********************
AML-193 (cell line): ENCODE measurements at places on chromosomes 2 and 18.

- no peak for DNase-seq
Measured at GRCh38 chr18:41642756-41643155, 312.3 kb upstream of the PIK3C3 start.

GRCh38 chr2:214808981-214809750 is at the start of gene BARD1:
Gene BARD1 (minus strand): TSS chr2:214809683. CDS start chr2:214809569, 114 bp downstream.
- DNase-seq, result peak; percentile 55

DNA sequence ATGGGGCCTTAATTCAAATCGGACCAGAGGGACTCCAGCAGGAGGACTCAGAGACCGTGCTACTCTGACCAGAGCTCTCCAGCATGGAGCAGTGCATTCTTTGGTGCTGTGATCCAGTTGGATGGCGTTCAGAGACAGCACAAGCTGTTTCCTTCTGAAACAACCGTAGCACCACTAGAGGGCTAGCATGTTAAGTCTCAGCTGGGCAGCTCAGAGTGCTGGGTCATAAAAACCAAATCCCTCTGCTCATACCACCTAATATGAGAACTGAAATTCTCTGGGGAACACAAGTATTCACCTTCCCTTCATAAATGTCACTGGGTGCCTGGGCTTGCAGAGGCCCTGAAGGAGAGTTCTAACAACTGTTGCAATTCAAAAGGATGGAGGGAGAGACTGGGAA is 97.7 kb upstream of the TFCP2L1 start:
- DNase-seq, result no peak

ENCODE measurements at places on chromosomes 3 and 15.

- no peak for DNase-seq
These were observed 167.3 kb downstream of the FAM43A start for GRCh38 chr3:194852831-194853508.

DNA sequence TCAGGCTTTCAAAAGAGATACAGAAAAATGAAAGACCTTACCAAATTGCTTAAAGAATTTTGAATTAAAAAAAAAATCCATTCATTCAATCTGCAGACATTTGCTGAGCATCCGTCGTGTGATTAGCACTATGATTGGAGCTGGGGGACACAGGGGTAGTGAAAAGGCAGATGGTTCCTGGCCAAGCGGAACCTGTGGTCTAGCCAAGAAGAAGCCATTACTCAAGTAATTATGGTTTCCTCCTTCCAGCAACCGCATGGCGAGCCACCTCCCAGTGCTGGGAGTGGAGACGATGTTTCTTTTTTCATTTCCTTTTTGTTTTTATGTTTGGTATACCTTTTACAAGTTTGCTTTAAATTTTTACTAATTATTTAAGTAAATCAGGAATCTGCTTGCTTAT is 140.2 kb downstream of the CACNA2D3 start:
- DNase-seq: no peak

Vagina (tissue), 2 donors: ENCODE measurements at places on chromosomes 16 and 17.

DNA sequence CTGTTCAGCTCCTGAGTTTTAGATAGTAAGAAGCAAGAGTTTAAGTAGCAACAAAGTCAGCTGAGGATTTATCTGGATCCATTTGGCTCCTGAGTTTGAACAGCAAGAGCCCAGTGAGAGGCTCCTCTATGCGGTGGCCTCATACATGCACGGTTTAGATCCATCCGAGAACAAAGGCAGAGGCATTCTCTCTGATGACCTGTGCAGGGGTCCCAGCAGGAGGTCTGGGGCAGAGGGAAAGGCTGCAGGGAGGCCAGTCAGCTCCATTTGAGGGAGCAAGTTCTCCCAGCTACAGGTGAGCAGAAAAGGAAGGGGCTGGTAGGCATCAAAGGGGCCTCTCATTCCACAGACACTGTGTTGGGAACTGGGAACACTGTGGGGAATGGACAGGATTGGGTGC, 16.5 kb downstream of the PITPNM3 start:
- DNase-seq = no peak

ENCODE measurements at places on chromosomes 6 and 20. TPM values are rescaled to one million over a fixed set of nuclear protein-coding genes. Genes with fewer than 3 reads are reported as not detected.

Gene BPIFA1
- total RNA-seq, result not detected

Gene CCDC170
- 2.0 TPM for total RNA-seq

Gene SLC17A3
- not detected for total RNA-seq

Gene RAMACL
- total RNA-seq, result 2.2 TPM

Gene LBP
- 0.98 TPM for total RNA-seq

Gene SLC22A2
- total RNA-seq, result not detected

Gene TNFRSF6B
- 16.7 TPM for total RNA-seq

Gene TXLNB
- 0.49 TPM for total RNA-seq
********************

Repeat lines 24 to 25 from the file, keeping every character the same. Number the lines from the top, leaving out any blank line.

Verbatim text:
Gene RAMACL
- total RNA-seq, result 2.2 TPM